Make Your Headlines Clear – Not Clever – If You Want To Be Read

The temptation to write clever headlines, captions, titles, and text can be hard to resist. In face-to-face situations, the rewards for being witty or funny or erudite are real.

But online – the cost of being clever is lost readers and lost sales.

Today, Harry of Men With Pens reviewed Steve Krug’s Don’t Make Me Think: A Common Sense Approach to Web Usability. Everything he said about web design applies equally to web writing.

It can’t be said often enough.

Online readers don’t read – they skim.

The more time a reader spends trying to decipher your puns, the less likely they are to find your call to action. Or to even realize the call to action exists.

When you have the choice between a boring headline that explains what a blog post or newsletter is about and a clever one whose meaning becomes clear only after you’ve read a paragraph or two – choose the boring headline.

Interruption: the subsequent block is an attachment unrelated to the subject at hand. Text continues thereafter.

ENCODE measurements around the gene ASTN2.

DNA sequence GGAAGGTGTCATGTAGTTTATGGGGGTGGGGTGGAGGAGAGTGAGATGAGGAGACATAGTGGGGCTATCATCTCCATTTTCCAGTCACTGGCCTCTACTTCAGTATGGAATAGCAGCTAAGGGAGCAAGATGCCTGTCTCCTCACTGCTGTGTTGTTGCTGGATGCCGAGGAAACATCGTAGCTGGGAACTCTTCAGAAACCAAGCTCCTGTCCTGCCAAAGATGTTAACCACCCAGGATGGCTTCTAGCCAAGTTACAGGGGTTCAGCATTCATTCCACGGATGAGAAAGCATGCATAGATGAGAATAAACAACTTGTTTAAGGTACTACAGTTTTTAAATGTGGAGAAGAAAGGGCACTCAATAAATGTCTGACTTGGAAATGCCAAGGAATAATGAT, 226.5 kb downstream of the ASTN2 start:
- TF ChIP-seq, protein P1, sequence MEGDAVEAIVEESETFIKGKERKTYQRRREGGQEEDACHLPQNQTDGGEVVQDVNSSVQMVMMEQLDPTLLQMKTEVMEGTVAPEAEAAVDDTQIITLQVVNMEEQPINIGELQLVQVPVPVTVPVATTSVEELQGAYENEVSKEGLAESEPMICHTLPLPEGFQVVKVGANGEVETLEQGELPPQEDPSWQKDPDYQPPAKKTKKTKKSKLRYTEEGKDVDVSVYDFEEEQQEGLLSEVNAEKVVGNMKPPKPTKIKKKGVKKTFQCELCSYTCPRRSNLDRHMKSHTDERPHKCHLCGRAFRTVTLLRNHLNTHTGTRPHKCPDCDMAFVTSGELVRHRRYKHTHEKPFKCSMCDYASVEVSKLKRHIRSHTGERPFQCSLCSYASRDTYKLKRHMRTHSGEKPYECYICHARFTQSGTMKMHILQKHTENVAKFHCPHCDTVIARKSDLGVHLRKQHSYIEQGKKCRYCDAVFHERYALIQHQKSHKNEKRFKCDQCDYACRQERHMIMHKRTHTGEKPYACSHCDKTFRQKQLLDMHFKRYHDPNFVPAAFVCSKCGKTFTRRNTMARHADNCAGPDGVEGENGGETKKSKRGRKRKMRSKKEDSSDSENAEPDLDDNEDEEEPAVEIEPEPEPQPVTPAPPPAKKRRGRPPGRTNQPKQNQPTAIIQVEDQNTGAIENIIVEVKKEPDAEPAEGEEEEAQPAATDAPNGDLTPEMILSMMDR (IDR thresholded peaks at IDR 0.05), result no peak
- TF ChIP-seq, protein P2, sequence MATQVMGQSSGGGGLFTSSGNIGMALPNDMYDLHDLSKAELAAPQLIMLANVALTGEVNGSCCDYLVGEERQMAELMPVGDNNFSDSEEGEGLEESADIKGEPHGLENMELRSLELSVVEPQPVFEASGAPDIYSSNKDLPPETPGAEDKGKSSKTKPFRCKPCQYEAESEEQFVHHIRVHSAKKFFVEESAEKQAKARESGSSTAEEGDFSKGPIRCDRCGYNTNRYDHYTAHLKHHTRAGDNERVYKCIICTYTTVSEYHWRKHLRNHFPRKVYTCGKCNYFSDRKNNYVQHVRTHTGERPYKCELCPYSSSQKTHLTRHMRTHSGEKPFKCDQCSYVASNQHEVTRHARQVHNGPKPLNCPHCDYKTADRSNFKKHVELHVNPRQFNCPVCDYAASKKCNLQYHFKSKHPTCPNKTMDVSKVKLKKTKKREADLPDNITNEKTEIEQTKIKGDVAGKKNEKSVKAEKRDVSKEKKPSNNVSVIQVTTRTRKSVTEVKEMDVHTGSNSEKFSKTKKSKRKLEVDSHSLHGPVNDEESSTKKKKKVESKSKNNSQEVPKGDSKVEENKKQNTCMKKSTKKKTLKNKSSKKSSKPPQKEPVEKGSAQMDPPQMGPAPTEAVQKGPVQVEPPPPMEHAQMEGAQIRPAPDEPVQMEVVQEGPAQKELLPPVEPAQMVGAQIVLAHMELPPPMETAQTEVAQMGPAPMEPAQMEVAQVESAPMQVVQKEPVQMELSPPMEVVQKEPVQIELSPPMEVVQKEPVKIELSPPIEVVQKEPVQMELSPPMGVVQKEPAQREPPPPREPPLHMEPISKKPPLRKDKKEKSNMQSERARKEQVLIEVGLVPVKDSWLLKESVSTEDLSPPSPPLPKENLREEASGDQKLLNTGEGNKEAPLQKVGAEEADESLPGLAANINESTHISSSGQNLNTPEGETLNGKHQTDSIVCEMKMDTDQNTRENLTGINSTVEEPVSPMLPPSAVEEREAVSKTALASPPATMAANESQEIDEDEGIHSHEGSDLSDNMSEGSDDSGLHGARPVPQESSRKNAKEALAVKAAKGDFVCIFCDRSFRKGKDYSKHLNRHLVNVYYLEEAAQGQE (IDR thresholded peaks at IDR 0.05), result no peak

Readers already feel overwhelmed and exhausted.

A subject line that hints rather than explains will be deleted or set aside for “later” (a time that never comes). A deceptive “Look At The Train Wreck!” style headline may work once or twice – until annoyed readers consign you to the SPAM filter.

An effective headline or subject line spells out the benefits of reading the newsletter or blog post.

Blogs and newsletters are gatherers of information. They collect and broadcast what we need to know in small, easy to use chunks.

Respect your readers by telling them, clearly and concisely, exactly what you have to offer. Write a simple, clear headline and then follow through by writing articles that fulfill the promise of the headline.


Harry, of Men With Pens, uses the analogy of a billboard. While cars speed by at 60 MPH, there is no room for subtlty. You need to get the message across fast.

Your headline is your billboard – use it to snag the attention of speeding readers.